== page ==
It may seem cliché, but the trade show industry is undergoing yet another bout of massive change. Newer technologies such as augmented and virtual reality, among others, are giving booths of all sizes the ability to bring their presentations to the next level.
While event planners need to always be up-to-date on new trends, they may not always have the time to implement them. By defining a distinct role for event technology, organizers can stay on top of changes while still servicing other areas of the exhibition.
Why you need an event technologist
Event technology is a fairly well-accepted concept, but the idea of having a specific staff member whose duty is to integrate new and burgeoning electronics into tangible aspects of your trade show is newly minted. According to Event Marketer, Dannette Veale, head of digital practices at Cisco, believes this role has been around all along, but now responsibilities are rapidly changing.
Once the Great Recession hit in 2008, budgets became restricted forcing event coordinators to develop new ways to enhance the experience, but at an affordable level. It was at this time where technology being introduced changed from badging and tracking to wearables and different ways to display products.
Fast forward to 2016 and there are a number of new methods that can now be used in this same capacity, but many trade show organizers have yet to fully integrate them into their exhibits or events.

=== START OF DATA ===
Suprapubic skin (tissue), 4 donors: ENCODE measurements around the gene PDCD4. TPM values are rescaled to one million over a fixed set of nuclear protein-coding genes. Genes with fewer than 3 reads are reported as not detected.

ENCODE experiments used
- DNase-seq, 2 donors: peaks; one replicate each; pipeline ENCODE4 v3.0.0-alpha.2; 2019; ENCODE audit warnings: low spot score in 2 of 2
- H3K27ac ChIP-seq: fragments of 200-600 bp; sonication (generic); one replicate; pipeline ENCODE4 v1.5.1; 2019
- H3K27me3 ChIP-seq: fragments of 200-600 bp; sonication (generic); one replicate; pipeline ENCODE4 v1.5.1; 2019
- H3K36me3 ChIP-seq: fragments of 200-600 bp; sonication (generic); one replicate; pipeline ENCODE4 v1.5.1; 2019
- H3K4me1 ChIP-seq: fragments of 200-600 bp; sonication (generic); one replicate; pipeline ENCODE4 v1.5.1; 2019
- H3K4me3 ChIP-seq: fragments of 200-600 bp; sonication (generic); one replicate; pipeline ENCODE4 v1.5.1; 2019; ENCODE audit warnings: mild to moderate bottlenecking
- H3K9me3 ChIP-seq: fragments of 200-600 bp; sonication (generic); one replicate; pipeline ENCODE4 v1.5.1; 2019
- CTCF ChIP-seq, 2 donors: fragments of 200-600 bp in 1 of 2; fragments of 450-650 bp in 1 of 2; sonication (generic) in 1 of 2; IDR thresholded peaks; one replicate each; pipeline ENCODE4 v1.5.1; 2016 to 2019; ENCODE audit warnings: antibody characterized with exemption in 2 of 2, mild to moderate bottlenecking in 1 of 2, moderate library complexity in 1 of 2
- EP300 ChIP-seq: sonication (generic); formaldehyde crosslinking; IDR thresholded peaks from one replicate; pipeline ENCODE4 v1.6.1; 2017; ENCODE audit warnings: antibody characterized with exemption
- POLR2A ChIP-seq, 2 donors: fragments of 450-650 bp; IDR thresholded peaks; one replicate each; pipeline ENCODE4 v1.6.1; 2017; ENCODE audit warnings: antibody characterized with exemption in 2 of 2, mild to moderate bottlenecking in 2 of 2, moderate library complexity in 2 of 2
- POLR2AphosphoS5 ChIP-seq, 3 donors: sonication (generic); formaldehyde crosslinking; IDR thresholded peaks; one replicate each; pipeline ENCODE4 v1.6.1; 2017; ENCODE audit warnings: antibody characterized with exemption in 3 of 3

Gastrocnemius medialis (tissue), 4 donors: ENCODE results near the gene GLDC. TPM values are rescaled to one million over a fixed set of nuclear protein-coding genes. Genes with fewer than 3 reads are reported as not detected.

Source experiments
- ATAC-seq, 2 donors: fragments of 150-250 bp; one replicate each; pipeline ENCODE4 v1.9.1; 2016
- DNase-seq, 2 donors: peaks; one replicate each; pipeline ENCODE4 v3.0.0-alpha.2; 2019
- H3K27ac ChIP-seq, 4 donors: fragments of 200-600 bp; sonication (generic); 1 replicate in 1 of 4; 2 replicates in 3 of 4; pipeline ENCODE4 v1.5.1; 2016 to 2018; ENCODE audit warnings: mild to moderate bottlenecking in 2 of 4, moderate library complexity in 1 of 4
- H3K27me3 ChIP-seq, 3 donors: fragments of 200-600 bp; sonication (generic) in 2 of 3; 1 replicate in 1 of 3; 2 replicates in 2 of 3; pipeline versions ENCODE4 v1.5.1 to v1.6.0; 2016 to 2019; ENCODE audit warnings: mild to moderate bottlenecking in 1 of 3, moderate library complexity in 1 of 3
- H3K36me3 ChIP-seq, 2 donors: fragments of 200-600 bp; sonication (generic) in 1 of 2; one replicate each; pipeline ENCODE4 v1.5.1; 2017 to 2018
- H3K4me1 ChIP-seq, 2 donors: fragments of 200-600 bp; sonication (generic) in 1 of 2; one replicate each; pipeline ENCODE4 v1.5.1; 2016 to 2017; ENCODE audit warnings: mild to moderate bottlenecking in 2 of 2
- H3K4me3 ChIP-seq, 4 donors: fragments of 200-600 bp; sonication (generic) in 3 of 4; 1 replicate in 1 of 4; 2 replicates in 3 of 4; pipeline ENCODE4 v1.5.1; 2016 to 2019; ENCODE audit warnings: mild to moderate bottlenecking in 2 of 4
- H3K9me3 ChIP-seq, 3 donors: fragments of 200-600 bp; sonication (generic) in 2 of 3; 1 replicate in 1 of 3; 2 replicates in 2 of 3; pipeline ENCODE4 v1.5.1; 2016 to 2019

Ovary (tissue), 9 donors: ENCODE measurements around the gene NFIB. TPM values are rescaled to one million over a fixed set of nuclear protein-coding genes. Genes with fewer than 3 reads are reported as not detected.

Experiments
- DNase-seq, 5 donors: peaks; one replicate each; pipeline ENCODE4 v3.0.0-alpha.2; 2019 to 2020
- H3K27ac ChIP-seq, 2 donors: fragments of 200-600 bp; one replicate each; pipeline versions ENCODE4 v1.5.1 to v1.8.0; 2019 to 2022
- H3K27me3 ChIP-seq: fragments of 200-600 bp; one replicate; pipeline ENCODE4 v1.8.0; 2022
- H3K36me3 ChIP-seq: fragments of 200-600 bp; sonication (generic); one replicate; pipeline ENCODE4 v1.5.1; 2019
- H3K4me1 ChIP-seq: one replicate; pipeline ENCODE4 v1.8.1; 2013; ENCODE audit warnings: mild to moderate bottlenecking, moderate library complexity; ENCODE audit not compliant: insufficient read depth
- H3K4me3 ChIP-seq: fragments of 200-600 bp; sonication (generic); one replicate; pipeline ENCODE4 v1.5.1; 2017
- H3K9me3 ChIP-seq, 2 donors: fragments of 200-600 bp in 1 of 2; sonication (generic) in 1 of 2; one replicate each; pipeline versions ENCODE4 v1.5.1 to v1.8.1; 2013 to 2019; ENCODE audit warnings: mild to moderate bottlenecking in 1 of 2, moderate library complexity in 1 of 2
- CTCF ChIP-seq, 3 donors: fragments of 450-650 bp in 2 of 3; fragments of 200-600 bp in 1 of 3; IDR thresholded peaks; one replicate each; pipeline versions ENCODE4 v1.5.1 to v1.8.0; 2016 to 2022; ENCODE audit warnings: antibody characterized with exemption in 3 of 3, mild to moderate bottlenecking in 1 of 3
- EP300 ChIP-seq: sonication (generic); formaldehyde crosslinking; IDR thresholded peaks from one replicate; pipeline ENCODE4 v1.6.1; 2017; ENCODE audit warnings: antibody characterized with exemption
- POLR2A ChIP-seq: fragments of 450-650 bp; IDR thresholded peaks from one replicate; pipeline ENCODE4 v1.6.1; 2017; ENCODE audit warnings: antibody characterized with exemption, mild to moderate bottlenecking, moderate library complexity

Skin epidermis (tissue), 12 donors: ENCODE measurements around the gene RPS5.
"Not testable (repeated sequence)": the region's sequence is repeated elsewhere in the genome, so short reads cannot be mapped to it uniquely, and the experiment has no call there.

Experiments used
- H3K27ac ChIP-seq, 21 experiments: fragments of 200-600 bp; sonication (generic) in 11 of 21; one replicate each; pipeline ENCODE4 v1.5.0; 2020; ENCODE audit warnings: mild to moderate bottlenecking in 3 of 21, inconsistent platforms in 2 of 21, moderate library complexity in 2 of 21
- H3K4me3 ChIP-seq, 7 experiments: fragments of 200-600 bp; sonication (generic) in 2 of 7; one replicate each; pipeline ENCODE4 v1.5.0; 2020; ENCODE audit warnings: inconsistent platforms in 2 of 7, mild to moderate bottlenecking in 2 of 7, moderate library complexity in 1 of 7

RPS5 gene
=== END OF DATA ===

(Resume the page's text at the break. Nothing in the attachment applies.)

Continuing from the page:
- Augmented reality
- Virtual reality
- 3-D printing
- Gaming and gamification
- Photo booths
- Live streaming
- Free Wi-Fi
While these pieces may be employed in one way or another at many exhibitions, their true impact, as it relates to ROI, has yet to be fully understood.
Inclusion and examples
As you gear up for your next event and work with your installation and dismantle contractor, general contractor or audio visual provider, make sure event technologist is a role that is going to be covered. It's often better to leave it in the hands of a professional so that when show time comes and your booth is flooded with attendees, you don't experience any downtime with your presentation.
That being said, the return on investment that accompanies the inclusion of technology can be beneficial when weighing the time needed to include it. According to Certain, 56 percent of marketing directors view using the space given on the trade show floor in the right way as the most important aspect in maximizing ROI. In turn, bulking up on space-efficient technology like virtual reality or holograms can generate returns on each square foot in the form of participation by attendees.
"Keeping attendees at your booth can boost chances to get qualified leads."
Another statistic to keep in mind is that 70 percent of event marketers believe media exposure is a common form of judging ROI gained from a trade show, MarketingProfs reported. In this sense, the same old sales pitch used 10 years ago won't suffice, as it won't create any stir. New tactics like using augmented reality to display products can certainly draw eyes and ears to your booth.
When it comes to implementing new technology, focus on buzzwords. Augmented reality is becoming increasingly popular because you can essentially bring your entire inventory to a show with a small space. In another sense, it also extends the time people stay at your booth, which gives your sales team a better chance at gaining more qualified leads.
3-D printing, while new and expensive, can be used as a means to provide giveaway items for your attendees. It can also be leveraged as a way to show your product in a new light. If your item is small enough to be printed, that can be going on in the background while your sales team explains the production process.
There are many ways to include technology at your next event, though one thing is for certain – you'll need someone with the experience to implement it effectively.